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I have been given a project deadline with a total duration of 1 month, but I finish the project for just 2 weeks. Now, what should I do?

Past Experiences:
What I experienced before when I chose to tell it to my boss is he wants me to do jobs that are not related to my job description, the sad part is I am being force to do those things later on because they find that I can do that job much better to the other employees. Those jobs are like editing of documents, troubleshooting computers and networks, then many more. But my real job is to develop and maintain a website.

Now I have options such ask telling it to him again which will lead to that same thing again. Or should I kept it to me? This way I can manage my time to study more regarding my job description which will really help me in my career.

marked as duplicate by gnat, Jan Doggen, Joe Strazzere, Jim G., IDrinkandIKnowThings Sep 12 '14 at 16:31

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    are you sure you finished the project? for example did you write the documentation or kept a log of the changes you did? did you make your code readable? Software development is not only "it works, I'm done." but there are also beside activities to complete (depending on your company's policy) – Guido Preite Sep 12 '14 at 6:55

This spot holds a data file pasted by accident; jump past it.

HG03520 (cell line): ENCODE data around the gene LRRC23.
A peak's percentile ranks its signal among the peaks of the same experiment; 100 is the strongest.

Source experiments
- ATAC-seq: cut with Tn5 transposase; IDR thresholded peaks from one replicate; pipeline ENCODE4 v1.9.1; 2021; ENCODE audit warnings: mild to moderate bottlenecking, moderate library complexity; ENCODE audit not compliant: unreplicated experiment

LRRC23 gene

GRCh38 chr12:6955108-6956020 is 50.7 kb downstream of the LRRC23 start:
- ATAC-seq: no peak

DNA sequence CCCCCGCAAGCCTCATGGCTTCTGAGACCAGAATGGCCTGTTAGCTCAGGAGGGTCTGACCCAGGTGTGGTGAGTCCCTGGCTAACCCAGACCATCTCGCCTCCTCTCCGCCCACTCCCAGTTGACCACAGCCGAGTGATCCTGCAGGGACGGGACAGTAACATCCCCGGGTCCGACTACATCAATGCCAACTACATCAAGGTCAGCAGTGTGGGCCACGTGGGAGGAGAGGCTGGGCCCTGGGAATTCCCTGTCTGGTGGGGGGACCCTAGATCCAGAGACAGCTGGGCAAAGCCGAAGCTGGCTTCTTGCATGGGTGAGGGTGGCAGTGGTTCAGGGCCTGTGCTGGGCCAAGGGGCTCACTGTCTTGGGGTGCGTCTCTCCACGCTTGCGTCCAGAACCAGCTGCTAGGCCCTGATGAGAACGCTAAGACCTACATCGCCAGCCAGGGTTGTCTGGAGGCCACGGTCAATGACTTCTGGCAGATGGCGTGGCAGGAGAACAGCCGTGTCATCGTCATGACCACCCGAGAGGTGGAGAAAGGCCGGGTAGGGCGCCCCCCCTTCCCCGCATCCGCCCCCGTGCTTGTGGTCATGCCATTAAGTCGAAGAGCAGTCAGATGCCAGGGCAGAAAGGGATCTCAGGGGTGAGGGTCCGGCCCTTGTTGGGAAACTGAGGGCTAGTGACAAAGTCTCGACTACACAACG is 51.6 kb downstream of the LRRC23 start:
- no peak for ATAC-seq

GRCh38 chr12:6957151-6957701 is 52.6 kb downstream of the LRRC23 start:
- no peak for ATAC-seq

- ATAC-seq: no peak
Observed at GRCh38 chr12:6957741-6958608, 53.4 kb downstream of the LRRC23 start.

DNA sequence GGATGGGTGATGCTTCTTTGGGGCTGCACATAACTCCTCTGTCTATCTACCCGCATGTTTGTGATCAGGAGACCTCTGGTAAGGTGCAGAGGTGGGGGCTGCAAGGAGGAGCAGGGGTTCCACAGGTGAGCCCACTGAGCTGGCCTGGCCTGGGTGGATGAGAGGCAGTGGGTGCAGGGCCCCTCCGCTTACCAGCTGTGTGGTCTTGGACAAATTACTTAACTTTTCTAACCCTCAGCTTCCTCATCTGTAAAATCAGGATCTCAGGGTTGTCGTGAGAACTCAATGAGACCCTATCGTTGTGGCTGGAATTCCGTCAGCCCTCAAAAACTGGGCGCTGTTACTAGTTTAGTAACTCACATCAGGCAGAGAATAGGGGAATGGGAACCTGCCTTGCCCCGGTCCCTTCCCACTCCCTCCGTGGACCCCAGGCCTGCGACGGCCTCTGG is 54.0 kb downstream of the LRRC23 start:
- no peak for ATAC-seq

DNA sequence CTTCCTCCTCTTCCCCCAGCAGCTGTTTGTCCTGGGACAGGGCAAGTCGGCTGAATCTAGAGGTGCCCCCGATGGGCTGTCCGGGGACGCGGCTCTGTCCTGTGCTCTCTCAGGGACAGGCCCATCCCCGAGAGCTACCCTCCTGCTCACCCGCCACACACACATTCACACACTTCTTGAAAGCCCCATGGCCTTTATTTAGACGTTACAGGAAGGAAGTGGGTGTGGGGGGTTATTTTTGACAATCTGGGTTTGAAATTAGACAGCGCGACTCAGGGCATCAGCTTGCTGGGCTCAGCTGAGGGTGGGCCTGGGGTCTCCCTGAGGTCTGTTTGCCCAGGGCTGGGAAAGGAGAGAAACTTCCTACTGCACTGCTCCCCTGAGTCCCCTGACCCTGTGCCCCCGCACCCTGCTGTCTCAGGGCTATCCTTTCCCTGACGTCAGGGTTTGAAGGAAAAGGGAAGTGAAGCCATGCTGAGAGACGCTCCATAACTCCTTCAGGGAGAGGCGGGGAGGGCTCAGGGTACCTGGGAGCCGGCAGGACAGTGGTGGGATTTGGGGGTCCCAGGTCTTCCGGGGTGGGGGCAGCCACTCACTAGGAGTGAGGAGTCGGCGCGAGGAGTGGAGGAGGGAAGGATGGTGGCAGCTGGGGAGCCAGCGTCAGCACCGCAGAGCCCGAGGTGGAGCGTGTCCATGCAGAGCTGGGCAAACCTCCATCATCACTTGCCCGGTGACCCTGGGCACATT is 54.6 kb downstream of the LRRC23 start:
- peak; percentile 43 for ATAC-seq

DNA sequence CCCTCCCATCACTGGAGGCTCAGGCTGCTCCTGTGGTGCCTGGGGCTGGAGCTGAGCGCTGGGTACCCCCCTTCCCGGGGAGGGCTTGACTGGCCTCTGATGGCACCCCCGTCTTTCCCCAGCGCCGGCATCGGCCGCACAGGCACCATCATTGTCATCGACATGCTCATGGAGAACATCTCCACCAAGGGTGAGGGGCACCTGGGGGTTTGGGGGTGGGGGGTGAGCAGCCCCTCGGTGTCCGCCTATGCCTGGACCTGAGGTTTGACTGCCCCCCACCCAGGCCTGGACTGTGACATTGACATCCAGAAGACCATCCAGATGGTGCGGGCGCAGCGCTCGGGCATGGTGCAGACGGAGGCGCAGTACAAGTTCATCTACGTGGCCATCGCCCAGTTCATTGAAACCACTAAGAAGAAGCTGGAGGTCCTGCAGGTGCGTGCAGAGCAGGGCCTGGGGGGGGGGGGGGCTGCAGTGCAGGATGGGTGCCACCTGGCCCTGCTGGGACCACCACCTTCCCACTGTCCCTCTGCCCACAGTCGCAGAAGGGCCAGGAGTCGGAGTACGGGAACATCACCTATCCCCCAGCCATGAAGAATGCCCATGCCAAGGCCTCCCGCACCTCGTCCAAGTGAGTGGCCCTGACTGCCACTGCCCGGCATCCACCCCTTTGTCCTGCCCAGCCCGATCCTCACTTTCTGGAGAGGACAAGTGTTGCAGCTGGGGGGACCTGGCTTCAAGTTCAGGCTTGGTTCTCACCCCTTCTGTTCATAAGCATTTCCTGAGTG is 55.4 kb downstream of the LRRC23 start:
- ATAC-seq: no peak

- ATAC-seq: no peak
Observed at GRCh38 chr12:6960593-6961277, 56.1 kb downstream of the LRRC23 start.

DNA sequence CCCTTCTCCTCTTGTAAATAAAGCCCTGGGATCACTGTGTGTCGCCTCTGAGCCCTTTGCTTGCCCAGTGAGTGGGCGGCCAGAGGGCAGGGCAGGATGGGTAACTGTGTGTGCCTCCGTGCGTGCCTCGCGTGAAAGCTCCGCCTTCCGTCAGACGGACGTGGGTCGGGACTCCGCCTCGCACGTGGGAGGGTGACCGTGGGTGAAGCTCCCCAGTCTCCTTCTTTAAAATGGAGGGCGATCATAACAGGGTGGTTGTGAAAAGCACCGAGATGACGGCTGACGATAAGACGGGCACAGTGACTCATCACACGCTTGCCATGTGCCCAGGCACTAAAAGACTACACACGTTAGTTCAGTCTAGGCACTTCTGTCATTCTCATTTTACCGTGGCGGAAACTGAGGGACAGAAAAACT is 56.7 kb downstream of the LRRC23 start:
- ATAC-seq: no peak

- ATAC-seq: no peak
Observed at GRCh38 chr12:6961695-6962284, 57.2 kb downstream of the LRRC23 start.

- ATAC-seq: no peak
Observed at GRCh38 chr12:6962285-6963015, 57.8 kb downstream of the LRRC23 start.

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    Yeah, you are really right. Software development is not only about "it works, I'm done". But with regards to the company policy and base on my task there is no need for documentation, and other stuffs. That's why now although I can tell that it is finish I just kept on looking for a better functions, make the code shorter, etc. – Cary Bondoc Sep 12 '14 at 6:59
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    "There is no need for documentation" - what fantasy world is this in? There is always a need for documentation. If company policy is "we don't document the software we write", company policy is horribly broken. – alroc Sep 12 '14 at 14:36